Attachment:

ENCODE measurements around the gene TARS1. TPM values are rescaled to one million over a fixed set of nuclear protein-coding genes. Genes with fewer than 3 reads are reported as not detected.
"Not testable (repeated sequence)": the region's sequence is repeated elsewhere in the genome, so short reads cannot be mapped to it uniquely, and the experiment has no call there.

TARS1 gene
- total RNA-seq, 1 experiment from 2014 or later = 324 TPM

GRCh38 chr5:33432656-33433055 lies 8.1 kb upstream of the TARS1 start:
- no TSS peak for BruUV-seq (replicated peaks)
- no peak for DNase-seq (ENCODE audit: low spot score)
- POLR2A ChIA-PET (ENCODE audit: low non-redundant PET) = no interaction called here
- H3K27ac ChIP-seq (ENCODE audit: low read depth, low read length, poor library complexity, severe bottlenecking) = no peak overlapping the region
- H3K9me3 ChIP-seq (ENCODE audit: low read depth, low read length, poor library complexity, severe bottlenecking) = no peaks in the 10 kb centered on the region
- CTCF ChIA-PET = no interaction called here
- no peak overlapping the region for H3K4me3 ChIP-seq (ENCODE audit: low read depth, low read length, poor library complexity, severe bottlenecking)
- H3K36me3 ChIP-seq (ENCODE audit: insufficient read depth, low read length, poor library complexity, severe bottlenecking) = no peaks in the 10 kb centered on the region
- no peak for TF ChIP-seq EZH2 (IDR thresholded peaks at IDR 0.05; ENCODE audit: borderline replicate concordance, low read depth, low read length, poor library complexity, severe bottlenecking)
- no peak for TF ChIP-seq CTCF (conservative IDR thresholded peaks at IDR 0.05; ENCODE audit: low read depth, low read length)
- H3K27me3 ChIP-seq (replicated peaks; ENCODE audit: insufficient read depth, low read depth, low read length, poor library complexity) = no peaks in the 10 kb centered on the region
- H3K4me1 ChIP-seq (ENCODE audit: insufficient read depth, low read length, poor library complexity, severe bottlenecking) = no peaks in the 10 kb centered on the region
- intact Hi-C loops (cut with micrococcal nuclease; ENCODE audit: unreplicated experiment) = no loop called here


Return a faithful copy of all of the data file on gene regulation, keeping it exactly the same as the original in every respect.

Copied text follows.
ENCODE measurements around the gene TARS1. TPM values are rescaled to one million over a fixed set of nuclear protein-coding genes. Genes with fewer than 3 reads are reported as not detected.
"Not testable (repeated sequence)": the region's sequence is repeated elsewhere in the genome, so short reads cannot be mapped to it uniquely, and the experiment has no call there.

TARS1 gene
- total RNA-seq, 1 experiment from 2014 or later = 324 TPM

GRCh38 chr5:33432656-33433055 lies 8.1 kb upstream of the TARS1 start:
- no TSS peak for BruUV-seq (replicated peaks)
- no peak for DNase-seq (ENCODE audit: low spot score)
- POLR2A ChIA-PET (ENCODE audit: low non-redundant PET) = no interaction called here
- H3K27ac ChIP-seq (ENCODE audit: low read depth, low read length, poor library complexity, severe bottlenecking) = no peak overlapping the region
- H3K9me3 ChIP-seq (ENCODE audit: low read depth, low read length, poor library complexity, severe bottlenecking) = no peaks in the 10 kb centered on the region
- CTCF ChIA-PET = no interaction called here
- no peak overlapping the region for H3K4me3 ChIP-seq (ENCODE audit: low read depth, low read length, poor library complexity, severe bottlenecking)
- H3K36me3 ChIP-seq (ENCODE audit: insufficient read depth, low read length, poor library complexity, severe bottlenecking) = no peaks in the 10 kb centered on the region
- no peak for TF ChIP-seq EZH2 (IDR thresholded peaks at IDR 0.05; ENCODE audit: borderline replicate concordance, low read depth, low read length, poor library complexity, severe bottlenecking)
- no peak for TF ChIP-seq CTCF (conservative IDR thresholded peaks at IDR 0.05; ENCODE audit: low read depth, low read length)
- H3K27me3 ChIP-seq (replicated peaks; ENCODE audit: insufficient read depth, low read depth, low read length, poor library complexity) = no peaks in the 10 kb centered on the region
- H3K4me1 ChIP-seq (ENCODE audit: insufficient read depth, low read length, poor library complexity, severe bottlenecking) = no peaks in the 10 kb centered on the region
- intact Hi-C loops (cut with micrococcal nuclease; ENCODE audit: unreplicated experiment) = no loop called here